Transition to electric vehicles (EVs)
Tesla is a global leader in EVs, which are beginning to replace internal combustion engine (ICE) vehicles as the product and charging infrastructure mature.
Pure battery EVs were 10-12% of worldwide new cars sold last year (NZ was approximately 12% by our estimates, excluding hybrids) but may reach 30% by 2030. For Tesla, it sold 1.3 million cars across Model S, 3, X & Y, equivalent to less than 2% of global new light vehicle sales.
Globally, there are around two billion vehicles on the road, and the transition from ICE will take decades. Tesla plans to expand production by 50% annually in the coming years as it sees substantial growth ahead. Commitments such as the 2035 ICE ban in Europe and NZ’s pledge to ban petrol and diesel vehicles between 2035 and 2040 will mandate the transition to zero emissions in wealthy countries.
Notably, Tesla is one of only a few profitable EV manufacturers on the market. It turned profitable in 2018/19 by producing high volumes of the Model 3, the first mass-market product at the firm. We view its EV production scale, profitability, brand, engineering focus, accumulated knowledge of batteries, and network of superchargers as a competitive edge over most other carmakers.
More than just cars
The vision at Tesla is to design sustainable systems that are massively scalable – resulting in the greatest environmental benefit possible. Besides light vehicles, Tesla also develops solar panels, large batteries for energy storage for home and utility grids, heavy-duty trucks, self-driving/autopilot systems, and even humanoid robots. Some of these are already commercial and profitable, such as solar and energy storage; some are longer-term, such as full self-driving, which has the potential to radically change how we travel.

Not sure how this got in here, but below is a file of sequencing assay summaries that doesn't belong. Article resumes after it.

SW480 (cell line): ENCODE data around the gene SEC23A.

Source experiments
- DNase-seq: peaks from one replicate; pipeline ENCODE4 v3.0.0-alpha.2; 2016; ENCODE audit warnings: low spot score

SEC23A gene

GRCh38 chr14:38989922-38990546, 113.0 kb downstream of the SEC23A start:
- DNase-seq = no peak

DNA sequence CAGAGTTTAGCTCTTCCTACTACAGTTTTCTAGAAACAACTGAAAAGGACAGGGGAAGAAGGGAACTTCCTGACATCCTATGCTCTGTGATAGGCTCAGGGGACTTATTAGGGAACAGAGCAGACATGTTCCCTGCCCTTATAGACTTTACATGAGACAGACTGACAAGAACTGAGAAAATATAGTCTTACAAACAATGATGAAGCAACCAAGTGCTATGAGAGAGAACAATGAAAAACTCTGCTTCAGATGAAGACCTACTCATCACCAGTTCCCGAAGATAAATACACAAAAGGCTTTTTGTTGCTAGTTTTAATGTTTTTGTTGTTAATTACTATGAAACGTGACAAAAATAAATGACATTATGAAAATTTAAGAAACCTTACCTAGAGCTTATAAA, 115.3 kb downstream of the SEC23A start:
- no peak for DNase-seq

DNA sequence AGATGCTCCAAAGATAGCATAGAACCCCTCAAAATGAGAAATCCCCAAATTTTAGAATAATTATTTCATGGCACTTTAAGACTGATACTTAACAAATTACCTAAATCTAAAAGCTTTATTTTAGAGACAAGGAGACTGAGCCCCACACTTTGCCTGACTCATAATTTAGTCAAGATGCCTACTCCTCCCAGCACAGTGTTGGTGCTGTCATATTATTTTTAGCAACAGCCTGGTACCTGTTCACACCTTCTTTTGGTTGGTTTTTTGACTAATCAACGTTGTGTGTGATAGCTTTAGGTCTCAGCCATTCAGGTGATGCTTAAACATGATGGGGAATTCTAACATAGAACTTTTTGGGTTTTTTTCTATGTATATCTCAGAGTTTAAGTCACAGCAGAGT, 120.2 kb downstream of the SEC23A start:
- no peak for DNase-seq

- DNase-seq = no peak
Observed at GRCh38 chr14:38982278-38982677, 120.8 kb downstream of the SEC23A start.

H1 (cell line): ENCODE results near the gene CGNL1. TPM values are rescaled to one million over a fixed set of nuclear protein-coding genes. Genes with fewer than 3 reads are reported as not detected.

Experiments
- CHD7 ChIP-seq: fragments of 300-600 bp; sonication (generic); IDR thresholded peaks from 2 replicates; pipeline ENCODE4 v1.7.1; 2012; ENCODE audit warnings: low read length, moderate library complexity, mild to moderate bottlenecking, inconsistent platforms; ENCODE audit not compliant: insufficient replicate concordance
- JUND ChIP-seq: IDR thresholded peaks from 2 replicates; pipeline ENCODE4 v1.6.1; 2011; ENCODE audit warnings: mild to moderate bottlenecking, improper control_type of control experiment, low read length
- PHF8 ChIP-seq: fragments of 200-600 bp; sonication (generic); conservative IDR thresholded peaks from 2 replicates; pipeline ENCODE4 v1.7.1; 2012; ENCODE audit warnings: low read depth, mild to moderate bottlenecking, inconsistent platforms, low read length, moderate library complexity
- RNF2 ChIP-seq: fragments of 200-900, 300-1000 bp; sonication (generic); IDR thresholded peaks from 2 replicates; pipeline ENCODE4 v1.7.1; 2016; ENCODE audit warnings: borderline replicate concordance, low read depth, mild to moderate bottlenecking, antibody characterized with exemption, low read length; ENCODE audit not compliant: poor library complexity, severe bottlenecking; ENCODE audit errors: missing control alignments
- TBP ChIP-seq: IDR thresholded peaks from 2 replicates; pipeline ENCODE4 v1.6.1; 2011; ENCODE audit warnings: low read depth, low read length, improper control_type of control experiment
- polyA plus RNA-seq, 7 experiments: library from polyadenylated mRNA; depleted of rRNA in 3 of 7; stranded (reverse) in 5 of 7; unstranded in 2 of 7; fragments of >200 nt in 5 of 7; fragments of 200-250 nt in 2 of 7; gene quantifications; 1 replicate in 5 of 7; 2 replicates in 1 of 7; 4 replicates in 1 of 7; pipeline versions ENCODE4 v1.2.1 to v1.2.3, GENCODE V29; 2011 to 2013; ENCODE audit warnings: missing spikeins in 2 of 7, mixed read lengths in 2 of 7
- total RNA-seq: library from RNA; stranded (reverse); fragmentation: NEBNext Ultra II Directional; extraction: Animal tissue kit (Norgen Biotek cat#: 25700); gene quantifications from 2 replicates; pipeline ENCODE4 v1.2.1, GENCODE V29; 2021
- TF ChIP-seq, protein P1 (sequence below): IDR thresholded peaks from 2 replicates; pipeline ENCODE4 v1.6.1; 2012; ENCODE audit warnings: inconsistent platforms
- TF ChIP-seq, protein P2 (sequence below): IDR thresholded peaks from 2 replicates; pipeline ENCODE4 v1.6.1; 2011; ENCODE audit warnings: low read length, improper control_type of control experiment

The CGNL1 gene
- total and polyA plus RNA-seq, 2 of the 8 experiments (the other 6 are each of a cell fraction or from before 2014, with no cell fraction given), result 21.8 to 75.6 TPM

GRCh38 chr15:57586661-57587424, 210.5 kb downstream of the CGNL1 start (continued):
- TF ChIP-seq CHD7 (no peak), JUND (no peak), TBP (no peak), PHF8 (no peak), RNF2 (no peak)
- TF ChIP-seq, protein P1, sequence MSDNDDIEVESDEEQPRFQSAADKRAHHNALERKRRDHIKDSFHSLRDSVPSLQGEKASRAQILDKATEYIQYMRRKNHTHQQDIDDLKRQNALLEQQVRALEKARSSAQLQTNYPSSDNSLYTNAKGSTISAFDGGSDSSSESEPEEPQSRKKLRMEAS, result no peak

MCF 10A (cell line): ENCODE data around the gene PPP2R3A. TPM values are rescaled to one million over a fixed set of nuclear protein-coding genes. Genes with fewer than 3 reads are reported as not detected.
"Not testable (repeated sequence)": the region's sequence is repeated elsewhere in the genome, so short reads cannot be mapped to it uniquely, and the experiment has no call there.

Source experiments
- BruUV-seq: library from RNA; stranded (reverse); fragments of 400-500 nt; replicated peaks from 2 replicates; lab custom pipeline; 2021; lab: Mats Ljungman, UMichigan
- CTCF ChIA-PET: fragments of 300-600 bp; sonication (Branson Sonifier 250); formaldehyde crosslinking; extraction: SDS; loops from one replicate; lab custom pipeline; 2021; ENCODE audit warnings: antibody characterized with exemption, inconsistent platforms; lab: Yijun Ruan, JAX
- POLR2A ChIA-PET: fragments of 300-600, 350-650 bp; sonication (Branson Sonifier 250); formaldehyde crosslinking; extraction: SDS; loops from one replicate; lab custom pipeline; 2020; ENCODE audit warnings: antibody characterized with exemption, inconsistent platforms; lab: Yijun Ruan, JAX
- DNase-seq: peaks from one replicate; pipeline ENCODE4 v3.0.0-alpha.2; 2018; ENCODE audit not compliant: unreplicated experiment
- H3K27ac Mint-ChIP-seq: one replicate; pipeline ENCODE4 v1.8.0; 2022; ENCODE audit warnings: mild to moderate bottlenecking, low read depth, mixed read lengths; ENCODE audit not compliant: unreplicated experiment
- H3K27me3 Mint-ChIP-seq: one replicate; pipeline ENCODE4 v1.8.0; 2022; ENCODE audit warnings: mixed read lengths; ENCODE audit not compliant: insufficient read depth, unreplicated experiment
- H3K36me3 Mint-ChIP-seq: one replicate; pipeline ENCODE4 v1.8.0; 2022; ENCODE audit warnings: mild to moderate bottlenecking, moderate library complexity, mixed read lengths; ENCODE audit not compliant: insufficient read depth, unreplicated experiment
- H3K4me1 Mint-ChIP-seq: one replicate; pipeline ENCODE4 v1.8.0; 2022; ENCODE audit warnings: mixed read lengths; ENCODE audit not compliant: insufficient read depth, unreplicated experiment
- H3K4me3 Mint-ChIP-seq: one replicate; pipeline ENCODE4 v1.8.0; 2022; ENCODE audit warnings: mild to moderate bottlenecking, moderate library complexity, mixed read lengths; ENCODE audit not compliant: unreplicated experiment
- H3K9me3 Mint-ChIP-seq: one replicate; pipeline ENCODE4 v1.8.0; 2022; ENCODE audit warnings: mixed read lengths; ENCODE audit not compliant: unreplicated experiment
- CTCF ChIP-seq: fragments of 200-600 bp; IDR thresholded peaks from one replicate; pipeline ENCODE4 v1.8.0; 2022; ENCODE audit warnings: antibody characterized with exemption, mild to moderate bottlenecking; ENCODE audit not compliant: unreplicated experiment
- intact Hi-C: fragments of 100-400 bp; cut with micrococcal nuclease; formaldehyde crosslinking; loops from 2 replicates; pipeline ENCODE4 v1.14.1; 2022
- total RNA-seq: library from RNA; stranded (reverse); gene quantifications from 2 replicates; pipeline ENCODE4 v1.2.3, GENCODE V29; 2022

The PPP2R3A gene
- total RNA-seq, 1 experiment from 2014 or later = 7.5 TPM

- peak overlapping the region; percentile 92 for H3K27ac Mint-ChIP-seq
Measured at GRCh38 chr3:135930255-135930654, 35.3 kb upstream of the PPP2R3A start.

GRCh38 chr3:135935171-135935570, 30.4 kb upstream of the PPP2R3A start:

The underlying thread is that Tesla is purpose-driven, has in-house technology and manufacturing expertise, and tackles large markets.
A divisive name
Investors have divergent views on Tesla shares. Most agree on the EV transition, but the risk is overpaying for the stock. Tesla’s current market value capitalisation at NZ$1trillion (equivalent to 4x times NZ’s GDP), implies a 50 times price-to-earnings ratio versus 5 times for BMW or Mercedes. This reflects the market’s assessment of the long-term nature of Tesla’s opportunity compared with traditional carmakers that will face a decline in their current ICE profits while having to invest in EVs to survive.
As EV adoption accelerates, the “earnings cliff” for carmakers with no profitable EV models is drawing nearer; meanwhile, Tesla benefits from carbon credits and government incentives, such as EV purchase and battery production subsidies.
But there is always a bear case. In 2022, Tesla shares fell 65 per cent, and the company has cut prices in recent months, which has led the market to question the strength of customer demand. The negativity surrounding the stock compounded when Musk purchased the social media company Twitter, which many Tesla shareholders view as a distraction.
To draw on another topic du jour, here is what artificial intelligence-powered answer engine ChatGPT would add on the Tesla debate:
- Production and Delivery Targets: Tesla has faced challenges in meeting production and delivery targets for its electric vehicles, which has led to concerns about the company’s ability to scale its operations and become profitable in the long run.
- Competition: While Tesla was the first company to bring electric vehicles to the mass market, it now faces competition from established automakers as well as new entrants into the electric vehicle market. Some investors believe that Tesla’s market dominance is at risk, while others believe that the company’s brand and technology give it a competitive advantage.
- Elon Musk’s Tweets: Tesla’s CEO, Elon Musk, is known for his outspoken and sometimes controversial tweets. Some investors have expressed concern that Musk’s tweets could lead to regulatory or legal issues for the company.
Yet, after going through our research process that focuses on future leaders, the Global Select fund bought a small position in the company in early January as we judged that the opportunity was likely worth the risk. Tesla’s shares have since rallied 80 per cent. We took some profits recently and continue to monitor developments at Tesla.